An Outline for Successful Interventions:

The following lengthy outline is intended to offer suggestions to increase the chances of changing the destructive behavior:

  1. Do not judge and criticize the victim. It is easy to become frustrated and angry when advice is rejected. Patience in developing a trusting relationship is key.
  2. Gather information and conduct research about the current threat, and share this information with the victim.
  3. Discuss the importance of good cyber hygiene practices, particularly with social media.
  4. Contact law enforcement if a fraud has occurred.
  5. If the victim is elderly, contact Adult Protective Services in your state.
  6. Consider a medical assessment. Deteriorating health issues should be identified and handled by medical professionals.
  7. Consider legal and creditor interventions.
  8. Identify all banking accounts used by the victim and encourage the victims to work with their financial institutions to close accounts affected by a fraud and open new accounts.
  9. Change phone numbers and all passwords. If this is done, expect fraudsters to re-establish contact. Beware of unsolicited home deliveries where thieves will attempt to learn of new contact information.
  10. Encourage family involvement.
  11. Discuss improving money management skills.
  12. Learn about Conservatorship and Guardian procedures. Legal advice may be necessary.
  13. Consider and discuss the risks of re-victimization.
  14. Monitor the mail for solicitations of small donations. Scammers have been known to create sucker lists from small checks sent in response to mailed solicitations.
  15. Discuss and reduce the risks of telephone solicitations from persons requesting donations. Do not give credit card information over the phone.
  16. Create a safety network of trusted persons for the victim to contact. Develop a safety plan between the victim and a trusted person or persons.

A Need for Coaches and Mentors

Changing the behavior of the chronic victim may require finding a trusted mentor, or even a “coach” for the victim to check-in with on a regular basis. A coach may be in a better position to convince the victim to rebuff unwanted phone calls, identify spurious mailed solicitations, and avoid sketchy social media contacts. A well-informed coach or mentor could navigate the victim towards assisting agencies, web sites, availability of restitution of losses, potential tax write-offs, and other recovery funds. Coaches or mentors may be found within the family, outside the family with a trusted friend, or from professional resources such as attorneys, investment advisors, and accountants. Professional services may not be free, but the money spent may help to avoid additional losses.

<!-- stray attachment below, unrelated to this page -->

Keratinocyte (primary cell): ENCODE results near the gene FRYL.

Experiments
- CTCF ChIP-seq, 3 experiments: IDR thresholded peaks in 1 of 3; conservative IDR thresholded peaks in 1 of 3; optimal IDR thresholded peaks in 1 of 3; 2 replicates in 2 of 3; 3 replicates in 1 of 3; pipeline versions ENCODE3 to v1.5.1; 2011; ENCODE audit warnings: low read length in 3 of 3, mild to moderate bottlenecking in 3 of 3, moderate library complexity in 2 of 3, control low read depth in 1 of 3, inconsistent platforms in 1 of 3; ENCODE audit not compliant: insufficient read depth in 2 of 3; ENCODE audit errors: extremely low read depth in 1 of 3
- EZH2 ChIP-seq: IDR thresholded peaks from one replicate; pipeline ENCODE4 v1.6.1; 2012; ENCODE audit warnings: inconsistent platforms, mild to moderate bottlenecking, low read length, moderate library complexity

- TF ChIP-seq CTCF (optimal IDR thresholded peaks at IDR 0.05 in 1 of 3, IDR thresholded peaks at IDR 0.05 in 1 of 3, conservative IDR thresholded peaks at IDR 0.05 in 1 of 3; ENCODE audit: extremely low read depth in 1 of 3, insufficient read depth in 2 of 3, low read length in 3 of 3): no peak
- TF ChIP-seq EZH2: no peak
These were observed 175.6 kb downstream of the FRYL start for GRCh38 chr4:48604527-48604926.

Resources for Coaches and Mentors

Coaches and mentors can learn about threats through a variety of free online resources. The following list provides valuable information. Other sources of information can also be located and used.

  • www.justice.gov/elderjustice (U.S. Department of Justice Elder Justice Initiative)
  • www.mymoney.gov
  • www.stopfraud.gov
  • www.donotcall.gov (National Do Not Call Registry)
  • www.fraud.org (National Fraud Information Center)
  • www.greendot.com
  • www.eldercare.gov
  • www.preventelderabuse.org
  • www.fbi.gov
  • www.onguardonline.gov (Federal Trade Commission consumer information)
  • www.bbb.org (Better Business Bureau)
  • www.trustedsource.org (Customer URL Tracking System by McAfee)
  • www.travel.state.gov (U.S. Department of State – Bureau of Consular Affairs)
  • www.ncpc.org (National Crime Prevention Council)
  • www.staysafeonline.org (National Cyber Security Alliance)

To report fraudulent conduct:

  • www.ftc.gov (Federal Trade Commission)
  • www.complaintassistant.gov (For FTC Consumer Sentinel web assistance)
  • www.aarp.org
  • www.IC3.gov (for Internet crimes)
  • https://postalinspectors.uspis.gov/contactUs/filecomplaint.aspx
  • www.consumer.gov/idtheft (For Identity Theft)
  • www.va.gov/oig (for fraud targeting Veterans)

The Unites States Consumer Financial Protection Bureau publishes easy to understand booklets called Managing Someone Else’s Money providing guidance to agents with Power-of-Attorney, court-appointed guardians, trustees, and government benefit fiduciaries. The guides will walk fiduciaries through their duties, show how to watch out for scams, and what to do if someone is a victim. The booklets can be located at www.consumerfinance.gov/managing-someone-elses-money

Conclusion: Changing the behavior of uncooperative victims being fleeced can be frustrating to those persons who generously attempt to intervene and stop obvious fraud. But don’t give up hope – it is worth the fight. A long-term intervention plan using a trusted mentor or coach may be necessary. Help is available for those who can find it.